I shrug. Move or die – to the elevator doors. Proctor stands back as I fiddle with the controls for a moment. A quick shot from the cattlebolt and the doors slide open. I look down, and see the top of the car less than 12 feet below us – perfect. I’m through first, protocol is protocol. My web gear is rigged specifically for these sort of moments, with a modified holster that snaps the cattlebolt in place. I can feel the elevator cable thrumming like an electric guitar cord through my thick leather gloves, in anticipation, perhaps. Proctor slides on next, just below me, and the shaft fills up with the electric blue glow of his monitor. He’s still shaken from the attack, I can see it, but I don’t mention it. He nods at me, it’s your call, is the message.
I nod back. With the hand not gripping the cable, I hold up three fingers, two, then one. Proctor cuts the cable and the elevator goes crashing down, as we rocket towards the top of the tower. We fly, in the most literal of senses, through complete blackness. This is how a bullet must feel when it’s fired. It’s like being born. Proctor’s floodlights kick on, another one of the built in safety measures that his suit provides. I heard that a Proctor Harrier cybernetic unit costs about as much as a good sized helicopter used to, before everything went to shit. Then again, I heard this from another convict, and we trade in cigarettes and bullshit and pretty much nothing else. So take it with several grains of salt, big grains, like Idaho potato big.
I can see the ceiling rushing towards us like the grill of a speeding car. I let go just before the cable can snap through the spool wheel and we begin to fall again. Proctor catches me and the two tiny jets at the base of his heels kick on. We hover to the landing and I go to work on the doors.
In the New New World, we waste nothing. Not one drop of fuel, not one crumb of food, not one life. Every sacrifice is calculated. I went out today, knowing that it’s more likely than not, I won’t be coming back. It’s like that every time you go out. We’re told that if we win, it will be from the calculated risks.
We’re 33 floors up. It’s been exactly 37 minutes, though it feels much longer. Proctor’s screen blanks out for a minute, and his suit stalls. I look over at him.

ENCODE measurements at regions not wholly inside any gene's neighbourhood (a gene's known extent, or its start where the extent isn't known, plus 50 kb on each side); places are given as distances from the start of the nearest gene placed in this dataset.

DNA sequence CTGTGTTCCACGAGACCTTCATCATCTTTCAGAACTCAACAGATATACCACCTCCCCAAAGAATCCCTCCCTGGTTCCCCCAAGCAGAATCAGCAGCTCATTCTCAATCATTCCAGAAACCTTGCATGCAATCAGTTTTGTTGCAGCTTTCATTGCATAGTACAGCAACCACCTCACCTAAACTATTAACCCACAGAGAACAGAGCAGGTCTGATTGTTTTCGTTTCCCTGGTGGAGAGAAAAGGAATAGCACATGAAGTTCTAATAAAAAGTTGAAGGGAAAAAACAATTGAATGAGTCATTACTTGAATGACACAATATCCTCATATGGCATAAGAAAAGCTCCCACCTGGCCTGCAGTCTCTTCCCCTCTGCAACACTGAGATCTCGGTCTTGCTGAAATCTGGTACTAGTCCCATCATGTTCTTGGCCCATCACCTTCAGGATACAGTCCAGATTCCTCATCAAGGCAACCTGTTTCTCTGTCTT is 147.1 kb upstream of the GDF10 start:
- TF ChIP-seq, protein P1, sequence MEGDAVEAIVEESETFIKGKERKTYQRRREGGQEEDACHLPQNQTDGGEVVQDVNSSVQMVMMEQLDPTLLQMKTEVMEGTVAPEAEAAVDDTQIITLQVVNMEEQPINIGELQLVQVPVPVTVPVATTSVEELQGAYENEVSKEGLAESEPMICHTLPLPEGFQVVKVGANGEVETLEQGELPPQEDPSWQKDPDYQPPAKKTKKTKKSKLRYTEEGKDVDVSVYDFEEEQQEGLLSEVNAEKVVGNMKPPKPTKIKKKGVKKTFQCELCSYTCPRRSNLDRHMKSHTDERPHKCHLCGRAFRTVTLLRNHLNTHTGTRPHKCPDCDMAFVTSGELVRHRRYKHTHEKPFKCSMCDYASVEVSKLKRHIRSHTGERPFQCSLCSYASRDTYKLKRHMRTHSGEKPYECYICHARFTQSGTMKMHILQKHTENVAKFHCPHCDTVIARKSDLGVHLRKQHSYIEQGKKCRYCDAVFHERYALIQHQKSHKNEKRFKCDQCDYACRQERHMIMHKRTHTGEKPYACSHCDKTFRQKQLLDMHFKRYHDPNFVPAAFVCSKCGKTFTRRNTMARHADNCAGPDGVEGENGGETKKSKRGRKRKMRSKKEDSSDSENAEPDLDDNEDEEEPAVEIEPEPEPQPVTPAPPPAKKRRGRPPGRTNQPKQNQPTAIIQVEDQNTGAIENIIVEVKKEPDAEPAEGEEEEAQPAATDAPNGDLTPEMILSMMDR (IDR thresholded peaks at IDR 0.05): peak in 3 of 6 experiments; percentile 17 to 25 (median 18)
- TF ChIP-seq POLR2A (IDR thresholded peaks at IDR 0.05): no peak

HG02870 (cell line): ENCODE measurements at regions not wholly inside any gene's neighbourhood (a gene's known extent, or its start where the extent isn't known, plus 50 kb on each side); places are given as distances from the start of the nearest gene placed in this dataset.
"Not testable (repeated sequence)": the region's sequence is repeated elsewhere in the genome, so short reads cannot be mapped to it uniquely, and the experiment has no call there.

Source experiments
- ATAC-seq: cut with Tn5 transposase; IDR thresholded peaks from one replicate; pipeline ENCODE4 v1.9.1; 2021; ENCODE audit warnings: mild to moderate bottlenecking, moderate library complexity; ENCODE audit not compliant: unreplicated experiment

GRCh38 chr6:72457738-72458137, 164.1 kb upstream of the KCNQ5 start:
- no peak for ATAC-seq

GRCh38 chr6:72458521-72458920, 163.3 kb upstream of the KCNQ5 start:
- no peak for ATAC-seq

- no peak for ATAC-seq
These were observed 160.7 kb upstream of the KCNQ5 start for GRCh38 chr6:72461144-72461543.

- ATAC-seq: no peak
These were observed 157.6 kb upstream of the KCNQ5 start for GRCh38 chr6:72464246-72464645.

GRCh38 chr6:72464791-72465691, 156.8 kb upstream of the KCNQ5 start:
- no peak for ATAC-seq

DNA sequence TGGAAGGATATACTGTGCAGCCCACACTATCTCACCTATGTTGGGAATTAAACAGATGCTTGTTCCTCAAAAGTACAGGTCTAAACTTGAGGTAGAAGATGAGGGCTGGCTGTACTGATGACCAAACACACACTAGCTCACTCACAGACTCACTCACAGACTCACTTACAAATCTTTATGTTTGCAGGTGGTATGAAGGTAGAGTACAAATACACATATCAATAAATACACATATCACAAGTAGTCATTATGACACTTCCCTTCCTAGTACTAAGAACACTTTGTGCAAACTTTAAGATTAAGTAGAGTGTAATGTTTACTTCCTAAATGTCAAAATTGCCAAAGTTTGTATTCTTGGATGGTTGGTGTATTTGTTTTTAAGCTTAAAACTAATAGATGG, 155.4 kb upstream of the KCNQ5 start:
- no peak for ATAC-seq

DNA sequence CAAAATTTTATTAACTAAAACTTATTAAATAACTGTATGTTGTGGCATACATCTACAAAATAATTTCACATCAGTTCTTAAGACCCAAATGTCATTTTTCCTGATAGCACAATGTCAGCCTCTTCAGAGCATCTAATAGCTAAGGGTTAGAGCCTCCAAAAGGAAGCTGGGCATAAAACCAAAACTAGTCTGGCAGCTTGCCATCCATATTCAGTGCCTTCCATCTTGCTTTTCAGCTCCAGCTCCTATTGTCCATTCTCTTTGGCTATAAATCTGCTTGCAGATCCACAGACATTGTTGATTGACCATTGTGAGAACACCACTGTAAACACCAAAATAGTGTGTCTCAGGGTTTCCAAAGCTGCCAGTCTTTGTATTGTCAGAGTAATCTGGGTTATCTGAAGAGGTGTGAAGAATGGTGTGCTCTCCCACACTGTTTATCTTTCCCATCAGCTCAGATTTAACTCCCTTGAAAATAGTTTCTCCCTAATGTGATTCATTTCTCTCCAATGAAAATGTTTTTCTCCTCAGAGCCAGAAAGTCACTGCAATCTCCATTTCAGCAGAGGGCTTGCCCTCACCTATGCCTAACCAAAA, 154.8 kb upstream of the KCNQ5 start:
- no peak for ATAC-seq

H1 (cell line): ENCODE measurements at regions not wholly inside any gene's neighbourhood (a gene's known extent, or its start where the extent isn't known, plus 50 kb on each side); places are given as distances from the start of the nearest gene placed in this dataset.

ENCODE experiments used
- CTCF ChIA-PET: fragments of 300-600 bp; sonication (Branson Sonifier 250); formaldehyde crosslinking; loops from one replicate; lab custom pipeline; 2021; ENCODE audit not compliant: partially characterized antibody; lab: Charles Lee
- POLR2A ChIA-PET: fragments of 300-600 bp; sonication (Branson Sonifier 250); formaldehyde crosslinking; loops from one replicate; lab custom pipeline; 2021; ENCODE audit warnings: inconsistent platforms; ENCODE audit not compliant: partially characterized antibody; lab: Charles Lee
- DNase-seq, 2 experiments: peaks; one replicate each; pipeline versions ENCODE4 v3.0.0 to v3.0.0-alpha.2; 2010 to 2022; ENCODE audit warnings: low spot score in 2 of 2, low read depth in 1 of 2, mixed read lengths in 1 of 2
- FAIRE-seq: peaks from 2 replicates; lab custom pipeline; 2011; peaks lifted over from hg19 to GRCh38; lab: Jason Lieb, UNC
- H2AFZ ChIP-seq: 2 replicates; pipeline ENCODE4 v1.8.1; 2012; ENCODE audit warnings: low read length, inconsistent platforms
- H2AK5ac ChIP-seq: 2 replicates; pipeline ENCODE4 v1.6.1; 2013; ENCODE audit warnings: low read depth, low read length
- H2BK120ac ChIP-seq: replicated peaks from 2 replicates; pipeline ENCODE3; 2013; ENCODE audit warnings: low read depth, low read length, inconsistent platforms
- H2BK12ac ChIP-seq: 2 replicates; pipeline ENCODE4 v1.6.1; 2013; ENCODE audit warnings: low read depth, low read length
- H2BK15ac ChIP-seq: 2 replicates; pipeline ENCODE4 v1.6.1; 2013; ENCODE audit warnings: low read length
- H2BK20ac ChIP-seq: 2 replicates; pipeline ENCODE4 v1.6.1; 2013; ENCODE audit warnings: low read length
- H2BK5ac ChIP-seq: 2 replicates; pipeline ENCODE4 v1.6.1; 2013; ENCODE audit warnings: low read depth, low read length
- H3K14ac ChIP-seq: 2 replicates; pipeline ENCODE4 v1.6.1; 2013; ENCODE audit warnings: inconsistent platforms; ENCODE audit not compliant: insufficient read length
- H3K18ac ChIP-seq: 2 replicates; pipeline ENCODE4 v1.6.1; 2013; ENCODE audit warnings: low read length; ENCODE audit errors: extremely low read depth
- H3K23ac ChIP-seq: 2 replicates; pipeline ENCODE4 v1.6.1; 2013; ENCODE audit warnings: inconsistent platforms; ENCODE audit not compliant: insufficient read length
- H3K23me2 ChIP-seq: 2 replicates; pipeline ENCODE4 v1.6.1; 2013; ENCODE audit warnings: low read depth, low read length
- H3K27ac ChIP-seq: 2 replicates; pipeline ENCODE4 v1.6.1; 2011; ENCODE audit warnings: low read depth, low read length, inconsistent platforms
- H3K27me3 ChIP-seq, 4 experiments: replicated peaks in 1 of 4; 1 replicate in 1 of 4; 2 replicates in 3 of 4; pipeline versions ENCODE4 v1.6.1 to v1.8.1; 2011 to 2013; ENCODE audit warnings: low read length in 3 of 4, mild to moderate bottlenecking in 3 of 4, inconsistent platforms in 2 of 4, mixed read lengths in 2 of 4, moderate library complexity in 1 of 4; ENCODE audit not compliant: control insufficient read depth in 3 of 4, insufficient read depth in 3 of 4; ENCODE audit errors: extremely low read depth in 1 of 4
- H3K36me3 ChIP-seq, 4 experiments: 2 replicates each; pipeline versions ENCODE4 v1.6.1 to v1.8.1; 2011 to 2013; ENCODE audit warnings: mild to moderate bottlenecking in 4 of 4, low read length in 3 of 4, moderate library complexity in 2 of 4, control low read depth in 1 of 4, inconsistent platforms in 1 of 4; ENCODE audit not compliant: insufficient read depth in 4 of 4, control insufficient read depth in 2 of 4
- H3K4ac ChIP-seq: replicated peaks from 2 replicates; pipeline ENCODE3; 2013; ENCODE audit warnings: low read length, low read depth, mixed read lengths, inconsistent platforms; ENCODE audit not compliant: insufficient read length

“I’m fine,” he says. “Can we get to the roof in under a minute?”
“It’s time, then.” To somebody off-screen, he says: “Send in the cows.”
Once on the rooftop, I can hear the C-130 in spite of the high desert winds. They fly low, both to conserve fuel and to make as much noise as possible. It works. Even from 33 floors up, the moans of the walking dead echo up, layering my blood with frost. From above us, I see the cows first as dark shapes. Almost immediately, 3 parachutes blossom, yellow then red then blue, each spaced about a quarter mile apart, almost in a perfectly straight line down Central Ave. These pilots know their shit.
Down below, the zombies are on the move. I fucking hate this part. They’re swarming out of buildings and spilling into the streets like fire ants.
The cows have been injected with a concentrated, genetically modified strain of human pheromone. Studies have shown that zombies hunt primarily by scent and sound, so cows proved to be the perfect vehicle for the bait. The first one lands, and even from up here I can hear clearly the sound of its front legs shattering against the tarmac. Its low panicky moos turn into shrieks of pain. I force myself to look. Proctor does too, I respect him for that. Understandably, a lot of people don’t watch, but these cows are paying for our eventual victory with their lives. The least we can do is bear witness to their tribute.